“Ah!” The refreshing air of Argentina hit me as I left the hotel lobby and walked onto the jam-packed main road. It was the middle of my school summer holidays and I had absconded to Argentina to escape the war. I had decided to take a stroll through the marketplace as I had gotten bored of being cooped up in the hotel room. My room wasn’t all that large; it only included a bed and a small table with a chair. At the next intersection, I turned left and walked the 2 kilometres to a market called El Paso Marketplace.

“Wow!” All the stalls crowded together in the market amazed me. One was bargaining carpets, another was trading sandals, and one more was peddling souvenirs. As I progressed through them, a stall with the words, ‘Toys and Games,’ inscribed across its painted sign caught my eye. As I was staring transfixed at a perplexing 100-sided dice, I felt someone lunge into my pocket. Alarmed, I felt it and to my hopelessness, discerned that my wallet had been seized. I swivelled around “Hey you, STOP!” I yelled. I had identified the burglar to be a boy in his teens, who had slick brown hair and dazzling dark sunglasses. “Somebody stop him!” I shrieked, panicked, as he took off. The wallet was my only source of identity; it held all my earnings, my insurances and my personal photos.

I pursued him. We took off from the main street and entered into a smaller, sombre, acrid alleyway. Suddenly, my escaper tumbled, landing on the hard cobblestone floor. “Ow…” he howled. Subsequently, a nearby patrolling police officer entered the street and looked up at us. “What in the blazes is going on?” he interrogated demandingly, trying to rationalise the situation. “This man has stolen my wallet,” I answered, getting straight-to-the-point. The police officer then grabbed my brown, polished leather wallet from his pocket and opened it. After a quick scrutinisation, he found my R.A.C.V. card bearing my photo on it. Satisfied that our faces matched, he returned my wallet to me and said, “Here you go. As for you…” he turned to the thief, who was looking at me with a scowl of absolute dislike upon his face, “You’re coming with me, you cantankerous youth.” I then left.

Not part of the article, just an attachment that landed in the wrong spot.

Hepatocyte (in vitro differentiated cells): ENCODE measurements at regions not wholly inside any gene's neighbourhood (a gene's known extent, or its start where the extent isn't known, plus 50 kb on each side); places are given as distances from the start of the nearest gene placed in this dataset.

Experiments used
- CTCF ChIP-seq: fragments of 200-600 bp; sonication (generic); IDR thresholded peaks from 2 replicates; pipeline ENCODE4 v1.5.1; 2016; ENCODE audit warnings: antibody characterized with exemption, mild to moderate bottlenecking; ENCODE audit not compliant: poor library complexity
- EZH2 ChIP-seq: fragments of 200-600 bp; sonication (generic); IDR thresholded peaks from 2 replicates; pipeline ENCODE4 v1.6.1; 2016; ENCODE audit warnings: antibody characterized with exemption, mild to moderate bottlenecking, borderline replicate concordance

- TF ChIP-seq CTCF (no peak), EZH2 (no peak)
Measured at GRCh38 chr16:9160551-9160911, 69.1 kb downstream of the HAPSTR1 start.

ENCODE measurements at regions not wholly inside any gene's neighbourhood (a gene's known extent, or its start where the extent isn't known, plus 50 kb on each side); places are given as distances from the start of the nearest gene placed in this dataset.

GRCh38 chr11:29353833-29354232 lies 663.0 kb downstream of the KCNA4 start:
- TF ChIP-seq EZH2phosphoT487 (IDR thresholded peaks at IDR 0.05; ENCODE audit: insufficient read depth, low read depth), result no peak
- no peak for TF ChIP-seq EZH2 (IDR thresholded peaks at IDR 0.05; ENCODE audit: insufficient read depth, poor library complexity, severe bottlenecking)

‘What an eventful day,’ I mused to myself as I sat down in the hotel room. I then decided that hot chocolate would brighten me up after my appalling encounter with the pickpocket. I vowed there and then to not ever step foot into another Argentinian marketplace; it was just too precarious.


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